Exploring the art of prose


Empty Nester by Jennifer Lewis

Image is a color photograph of a small teddy bear left on a cement stoop in front of a weathered door; title card for the new short story, "Empty Nester," by Jennifer Lewis.

Sometimes the need for memory is so strong that it overwhelms us, like hunger, and must be satiated at all costs. No clearer is this need shown by Jennifer Lewis in “Empty Nester” than when the unnamed main character, in a practically feral state due to her sadness at her daughter leaving home for college, almost rips open a bag of diapers just so that she can once again smell the scent of baby powder. Lewis shows us a brief but powerful glimpse of desperation, grief, and need in a San Francisco Walgreens that is closing due to rampant shoplifting.

Lewis depicts the main character’s emotional state not only through her actions, but also through her interactions with other mothers as the main character simultaneously encounters a new mom who has recently given birth and an old friend who has already experienced the joy and heartbreak of a child growing up and moving out. The new mom is impatient, continually pressing the customer service button to buy more baby formula. The old friend, wearing trendy running clothes, declares how happy she is to be done with the day-to-day of early parenthood. Our main character, stuck in the middle of the before and after, cannot relate to either of them, so caught up in her grief that she gathers baby items she no longer needs. As Lewis notes, “This story helped me express the transitional time when an extra chair at dinner, a clean bedroom, or that first glimpse of an empty laundry basket can make you cry.”

Another way Lewis portrays the main character’s grief is through narrative structure. The repeated phrase, “Customer service associate needed…,” written in italics and given standalone paragraphs, is woven throughout the story like an incantation. At first, the phrase sounds like a standard call for service that blares through the store, but it quickly shifts into rendering the character’s emotional and mental state—forcing memories, both good and bad, to the forefront, just as it forces the wealthier characters to contend with the poverty they would otherwise never acknowledge.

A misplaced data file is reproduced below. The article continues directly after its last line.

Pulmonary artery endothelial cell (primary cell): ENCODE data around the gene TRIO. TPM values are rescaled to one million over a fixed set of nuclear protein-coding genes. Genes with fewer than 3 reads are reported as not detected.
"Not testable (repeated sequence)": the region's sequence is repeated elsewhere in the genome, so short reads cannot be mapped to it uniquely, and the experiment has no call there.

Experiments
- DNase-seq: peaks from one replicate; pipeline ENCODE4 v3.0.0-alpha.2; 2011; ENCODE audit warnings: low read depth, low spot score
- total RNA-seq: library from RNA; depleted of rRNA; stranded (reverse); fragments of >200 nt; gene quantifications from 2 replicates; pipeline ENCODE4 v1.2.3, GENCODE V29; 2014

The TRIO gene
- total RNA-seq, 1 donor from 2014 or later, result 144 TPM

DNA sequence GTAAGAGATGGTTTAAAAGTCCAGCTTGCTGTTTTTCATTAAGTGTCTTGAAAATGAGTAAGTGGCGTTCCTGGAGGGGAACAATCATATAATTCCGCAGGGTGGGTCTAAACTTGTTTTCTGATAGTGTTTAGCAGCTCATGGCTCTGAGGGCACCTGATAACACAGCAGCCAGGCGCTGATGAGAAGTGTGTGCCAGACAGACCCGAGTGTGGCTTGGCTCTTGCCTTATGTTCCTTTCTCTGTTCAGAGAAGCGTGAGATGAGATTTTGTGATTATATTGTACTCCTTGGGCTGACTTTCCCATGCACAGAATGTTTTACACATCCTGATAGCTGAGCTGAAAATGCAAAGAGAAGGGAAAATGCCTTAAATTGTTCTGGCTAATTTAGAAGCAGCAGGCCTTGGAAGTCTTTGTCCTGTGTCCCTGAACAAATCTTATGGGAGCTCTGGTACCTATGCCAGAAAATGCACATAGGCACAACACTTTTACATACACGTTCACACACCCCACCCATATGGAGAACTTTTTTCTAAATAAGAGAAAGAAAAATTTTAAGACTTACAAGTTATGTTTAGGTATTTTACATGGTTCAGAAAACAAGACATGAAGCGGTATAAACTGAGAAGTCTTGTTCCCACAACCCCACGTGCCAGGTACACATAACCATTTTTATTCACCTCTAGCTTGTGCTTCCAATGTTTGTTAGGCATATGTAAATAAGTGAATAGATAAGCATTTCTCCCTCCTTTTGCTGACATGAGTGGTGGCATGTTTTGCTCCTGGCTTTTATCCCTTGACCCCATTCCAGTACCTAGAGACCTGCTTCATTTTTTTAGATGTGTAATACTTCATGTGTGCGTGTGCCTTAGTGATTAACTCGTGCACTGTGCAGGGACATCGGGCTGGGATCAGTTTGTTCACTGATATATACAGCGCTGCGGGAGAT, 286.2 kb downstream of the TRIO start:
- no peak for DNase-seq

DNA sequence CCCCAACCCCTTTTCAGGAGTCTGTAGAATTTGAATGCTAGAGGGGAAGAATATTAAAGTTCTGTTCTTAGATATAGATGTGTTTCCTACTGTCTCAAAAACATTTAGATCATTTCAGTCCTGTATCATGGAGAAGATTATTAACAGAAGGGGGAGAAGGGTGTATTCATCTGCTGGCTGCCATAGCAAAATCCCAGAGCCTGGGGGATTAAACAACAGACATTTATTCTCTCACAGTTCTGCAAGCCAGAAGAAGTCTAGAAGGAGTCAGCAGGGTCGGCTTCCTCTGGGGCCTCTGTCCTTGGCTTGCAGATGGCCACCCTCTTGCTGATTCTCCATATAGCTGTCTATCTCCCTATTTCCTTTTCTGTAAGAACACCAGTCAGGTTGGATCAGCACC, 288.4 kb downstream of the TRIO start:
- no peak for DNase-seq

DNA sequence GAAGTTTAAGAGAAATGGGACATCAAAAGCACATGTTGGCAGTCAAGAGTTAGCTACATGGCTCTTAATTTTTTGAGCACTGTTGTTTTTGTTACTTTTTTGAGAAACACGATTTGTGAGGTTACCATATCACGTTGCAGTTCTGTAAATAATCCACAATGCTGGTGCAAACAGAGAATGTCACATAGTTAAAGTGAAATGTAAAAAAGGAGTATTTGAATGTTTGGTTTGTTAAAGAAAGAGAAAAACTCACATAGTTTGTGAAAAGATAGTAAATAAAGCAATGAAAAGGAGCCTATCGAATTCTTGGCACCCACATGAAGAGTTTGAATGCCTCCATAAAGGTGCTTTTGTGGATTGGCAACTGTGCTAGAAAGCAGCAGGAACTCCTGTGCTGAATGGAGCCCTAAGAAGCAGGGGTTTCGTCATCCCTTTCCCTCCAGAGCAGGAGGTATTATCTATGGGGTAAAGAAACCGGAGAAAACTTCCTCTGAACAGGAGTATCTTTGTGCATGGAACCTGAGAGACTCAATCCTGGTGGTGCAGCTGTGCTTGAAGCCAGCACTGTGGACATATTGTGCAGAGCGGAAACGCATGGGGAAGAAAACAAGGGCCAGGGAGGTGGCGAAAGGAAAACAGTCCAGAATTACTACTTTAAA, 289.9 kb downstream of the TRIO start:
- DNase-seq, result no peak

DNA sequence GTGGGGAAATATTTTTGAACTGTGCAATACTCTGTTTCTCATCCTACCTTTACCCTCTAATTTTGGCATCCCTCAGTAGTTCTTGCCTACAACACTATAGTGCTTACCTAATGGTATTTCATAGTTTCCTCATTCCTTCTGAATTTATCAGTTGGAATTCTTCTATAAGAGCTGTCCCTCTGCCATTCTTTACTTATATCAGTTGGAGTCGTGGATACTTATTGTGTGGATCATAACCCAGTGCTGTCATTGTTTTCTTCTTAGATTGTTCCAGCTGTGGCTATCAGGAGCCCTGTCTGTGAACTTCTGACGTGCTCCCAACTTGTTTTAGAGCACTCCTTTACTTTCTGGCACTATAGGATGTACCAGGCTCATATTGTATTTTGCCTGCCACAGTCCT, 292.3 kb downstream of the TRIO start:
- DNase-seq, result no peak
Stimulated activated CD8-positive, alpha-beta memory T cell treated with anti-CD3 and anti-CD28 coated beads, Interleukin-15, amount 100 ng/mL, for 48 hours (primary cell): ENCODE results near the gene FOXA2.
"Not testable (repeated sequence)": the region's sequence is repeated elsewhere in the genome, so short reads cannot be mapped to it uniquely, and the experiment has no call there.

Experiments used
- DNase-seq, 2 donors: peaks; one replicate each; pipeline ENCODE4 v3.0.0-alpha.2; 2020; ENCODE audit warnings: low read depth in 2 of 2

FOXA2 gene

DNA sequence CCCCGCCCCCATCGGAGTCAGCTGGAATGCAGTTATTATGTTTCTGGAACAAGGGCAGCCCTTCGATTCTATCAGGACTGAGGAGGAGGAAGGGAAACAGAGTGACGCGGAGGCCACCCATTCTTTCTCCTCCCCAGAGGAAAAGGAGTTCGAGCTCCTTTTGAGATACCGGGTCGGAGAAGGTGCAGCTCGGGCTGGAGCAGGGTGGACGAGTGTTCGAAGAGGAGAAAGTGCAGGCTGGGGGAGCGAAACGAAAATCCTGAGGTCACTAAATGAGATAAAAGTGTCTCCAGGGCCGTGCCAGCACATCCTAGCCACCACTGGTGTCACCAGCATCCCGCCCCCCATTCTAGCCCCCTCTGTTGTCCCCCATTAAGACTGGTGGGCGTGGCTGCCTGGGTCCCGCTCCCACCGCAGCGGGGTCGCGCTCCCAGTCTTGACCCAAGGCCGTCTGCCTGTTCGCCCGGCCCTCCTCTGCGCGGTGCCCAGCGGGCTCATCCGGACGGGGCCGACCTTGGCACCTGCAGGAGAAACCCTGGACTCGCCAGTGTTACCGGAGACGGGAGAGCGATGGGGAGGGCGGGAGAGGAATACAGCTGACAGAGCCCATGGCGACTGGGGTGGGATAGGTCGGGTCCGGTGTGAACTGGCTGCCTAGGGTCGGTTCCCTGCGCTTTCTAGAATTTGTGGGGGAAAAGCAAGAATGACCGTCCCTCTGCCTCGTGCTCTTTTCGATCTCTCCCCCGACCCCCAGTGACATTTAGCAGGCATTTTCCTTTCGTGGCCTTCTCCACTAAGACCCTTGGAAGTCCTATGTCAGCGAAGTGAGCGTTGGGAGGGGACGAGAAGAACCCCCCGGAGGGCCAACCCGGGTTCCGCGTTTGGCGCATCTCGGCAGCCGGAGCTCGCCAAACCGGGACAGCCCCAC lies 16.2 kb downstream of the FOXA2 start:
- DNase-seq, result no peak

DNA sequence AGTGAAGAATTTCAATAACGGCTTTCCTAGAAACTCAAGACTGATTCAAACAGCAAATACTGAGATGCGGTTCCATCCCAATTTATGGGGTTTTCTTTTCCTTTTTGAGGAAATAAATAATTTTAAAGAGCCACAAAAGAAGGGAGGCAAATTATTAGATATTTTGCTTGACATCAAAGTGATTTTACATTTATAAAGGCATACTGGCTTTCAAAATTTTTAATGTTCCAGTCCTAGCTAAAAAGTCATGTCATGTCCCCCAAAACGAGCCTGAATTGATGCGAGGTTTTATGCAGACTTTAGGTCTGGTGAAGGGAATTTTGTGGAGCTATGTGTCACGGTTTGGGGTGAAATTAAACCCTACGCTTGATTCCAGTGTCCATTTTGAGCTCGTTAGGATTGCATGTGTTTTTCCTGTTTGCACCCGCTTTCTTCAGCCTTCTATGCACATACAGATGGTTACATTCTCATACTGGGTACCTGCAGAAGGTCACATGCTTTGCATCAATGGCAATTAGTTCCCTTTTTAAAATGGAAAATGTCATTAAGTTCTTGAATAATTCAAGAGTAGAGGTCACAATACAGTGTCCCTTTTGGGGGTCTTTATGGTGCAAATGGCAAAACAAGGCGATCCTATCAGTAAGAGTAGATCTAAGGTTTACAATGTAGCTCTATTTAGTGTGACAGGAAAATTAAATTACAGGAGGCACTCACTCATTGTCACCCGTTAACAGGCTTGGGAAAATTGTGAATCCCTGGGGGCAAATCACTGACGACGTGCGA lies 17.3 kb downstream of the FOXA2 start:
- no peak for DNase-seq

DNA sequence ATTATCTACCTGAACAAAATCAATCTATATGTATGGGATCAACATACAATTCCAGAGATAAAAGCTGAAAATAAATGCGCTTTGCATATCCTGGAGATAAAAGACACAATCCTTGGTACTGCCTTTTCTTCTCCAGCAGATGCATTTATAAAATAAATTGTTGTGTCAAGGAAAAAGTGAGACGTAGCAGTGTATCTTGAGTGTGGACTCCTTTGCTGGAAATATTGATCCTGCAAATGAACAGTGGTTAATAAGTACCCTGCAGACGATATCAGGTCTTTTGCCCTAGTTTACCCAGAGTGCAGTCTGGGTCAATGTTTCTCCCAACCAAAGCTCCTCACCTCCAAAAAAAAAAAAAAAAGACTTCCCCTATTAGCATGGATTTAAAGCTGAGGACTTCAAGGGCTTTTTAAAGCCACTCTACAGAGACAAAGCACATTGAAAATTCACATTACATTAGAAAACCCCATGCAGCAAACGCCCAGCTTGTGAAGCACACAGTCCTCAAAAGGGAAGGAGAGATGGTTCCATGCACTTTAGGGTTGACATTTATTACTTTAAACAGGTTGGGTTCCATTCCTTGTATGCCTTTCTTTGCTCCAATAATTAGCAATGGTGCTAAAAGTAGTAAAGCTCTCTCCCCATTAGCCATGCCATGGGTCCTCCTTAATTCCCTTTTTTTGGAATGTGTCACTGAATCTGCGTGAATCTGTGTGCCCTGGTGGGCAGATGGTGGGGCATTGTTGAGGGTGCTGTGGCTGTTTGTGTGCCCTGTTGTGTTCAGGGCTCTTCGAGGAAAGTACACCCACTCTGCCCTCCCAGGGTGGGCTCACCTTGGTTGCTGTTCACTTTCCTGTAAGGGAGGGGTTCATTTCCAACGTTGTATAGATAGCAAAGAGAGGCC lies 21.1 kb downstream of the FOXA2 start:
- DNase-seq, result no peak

“They won’t stop stealing,” says the Walgreens associate to a customer shouldering an expensive designer bag, who wonders, “Why would anyone think it’s okay to steal?” We, of course, know who “they” refers to: the poorest among us, the ones in such a desperate situation that they would break all the rules of law and etiquette to chug milk in the middle of the aisle, or to walk out without paying for the items they need. Our unnamed main character is not driven by financial or situational desperation, but rather an emotional extreme; yet, as Jennifer Lewis demonstrates in “Empty Nester,” ultimately, readers must reckon with the poignant parallels in the desperate behavior of desperate people.  —CRAFT


I hold the things I need in my arms. Since the pandemic, I don’t use a basket. Today, I’m cradling a bottle of Advil gel caps, blue mascara, and a ginger lemon kombucha.

Customer service associate needed in the beauty department.

As I wait for the associate to get my dandruff shampoo, I stare at a box of multicolored stuffed animals named Mr. Bear Bear. I remember the time I bought one for my daughter, Lucy, when she slipped coming out of a hot tub and fractured her ankle. We were at a BBQ in San Rafael. I had a glass of chardonnay in my hand. I had sat down for the first time in seven years, and I said something to the other parents like, Isn’t it nice that we don’t have to watch them every second anymore?

Then I heard her scream. My husband picked her up, and we took her to the emergency room for X-rays and a boot. Afterward, when I went to Walgreens to get some bubble gum-flavored Motrin and an ice pack, I grabbed a Mr. Bear Bear.

Customer service associate needed in the first aid department.

This is the last day the Walgreens is open and I’ve just returned from dropping Lucy off at college. The outside windows are already boarded up. Dust covers the empty shelves. The products haven’t been restocked in weeks. I feel a tear burn from the corner of my eye as the associate unlocks the cage and hands me the dandruff shampoo.